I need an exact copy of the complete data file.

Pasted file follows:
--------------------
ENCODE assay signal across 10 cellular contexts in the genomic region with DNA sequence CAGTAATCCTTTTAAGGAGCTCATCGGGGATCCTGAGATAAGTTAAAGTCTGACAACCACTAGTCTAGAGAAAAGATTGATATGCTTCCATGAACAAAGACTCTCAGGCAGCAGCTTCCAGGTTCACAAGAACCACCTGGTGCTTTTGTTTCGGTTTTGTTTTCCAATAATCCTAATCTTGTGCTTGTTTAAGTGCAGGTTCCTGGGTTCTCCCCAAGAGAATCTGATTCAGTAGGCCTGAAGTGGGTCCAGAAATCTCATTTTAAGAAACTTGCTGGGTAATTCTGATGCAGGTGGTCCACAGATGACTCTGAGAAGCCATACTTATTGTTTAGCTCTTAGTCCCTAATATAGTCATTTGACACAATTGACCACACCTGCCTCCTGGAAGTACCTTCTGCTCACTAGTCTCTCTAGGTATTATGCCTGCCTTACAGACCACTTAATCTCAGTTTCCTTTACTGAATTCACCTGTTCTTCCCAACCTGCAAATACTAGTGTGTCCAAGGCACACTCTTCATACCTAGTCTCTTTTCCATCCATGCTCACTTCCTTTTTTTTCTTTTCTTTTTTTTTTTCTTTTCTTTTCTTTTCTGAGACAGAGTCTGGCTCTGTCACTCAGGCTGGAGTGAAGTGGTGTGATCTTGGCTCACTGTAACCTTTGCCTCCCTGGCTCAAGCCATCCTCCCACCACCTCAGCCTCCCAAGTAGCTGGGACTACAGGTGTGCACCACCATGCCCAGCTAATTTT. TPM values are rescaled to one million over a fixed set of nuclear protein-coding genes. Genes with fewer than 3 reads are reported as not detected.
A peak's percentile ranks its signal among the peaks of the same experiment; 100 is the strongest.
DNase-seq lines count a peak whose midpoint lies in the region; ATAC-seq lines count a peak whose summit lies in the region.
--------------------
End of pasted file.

ENCODE assay signal across 10 cellular contexts in the genomic region with DNA sequence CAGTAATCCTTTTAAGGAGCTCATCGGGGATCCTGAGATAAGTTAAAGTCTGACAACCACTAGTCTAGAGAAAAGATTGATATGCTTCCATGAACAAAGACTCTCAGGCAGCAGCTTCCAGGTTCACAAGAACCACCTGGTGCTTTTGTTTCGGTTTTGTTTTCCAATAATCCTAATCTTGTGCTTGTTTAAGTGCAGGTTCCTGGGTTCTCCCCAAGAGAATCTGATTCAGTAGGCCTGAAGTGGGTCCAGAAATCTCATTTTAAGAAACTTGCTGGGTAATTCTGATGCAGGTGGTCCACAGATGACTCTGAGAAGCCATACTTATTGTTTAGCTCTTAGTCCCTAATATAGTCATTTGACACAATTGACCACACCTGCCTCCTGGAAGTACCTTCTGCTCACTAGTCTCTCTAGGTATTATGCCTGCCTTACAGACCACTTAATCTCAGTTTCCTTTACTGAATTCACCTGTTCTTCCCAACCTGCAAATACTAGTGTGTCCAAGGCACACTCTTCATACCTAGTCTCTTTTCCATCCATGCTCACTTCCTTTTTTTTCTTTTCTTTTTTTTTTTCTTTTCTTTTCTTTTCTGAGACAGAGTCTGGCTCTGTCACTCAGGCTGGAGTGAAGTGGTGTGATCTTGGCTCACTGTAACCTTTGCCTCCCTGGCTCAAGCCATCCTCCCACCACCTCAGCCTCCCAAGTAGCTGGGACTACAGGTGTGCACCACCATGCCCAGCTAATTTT. TPM values are rescaled to one million over a fixed set of nuclear protein-coding genes. Genes with fewer than 3 reads are reported as not detected.
A peak's percentile ranks its signal among the peaks of the same experiment; 100 is the strongest.
DNase-seq lines count a peak whose midpoint lies in the region; ATAC-seq lines count a peak whose summit lies in the region.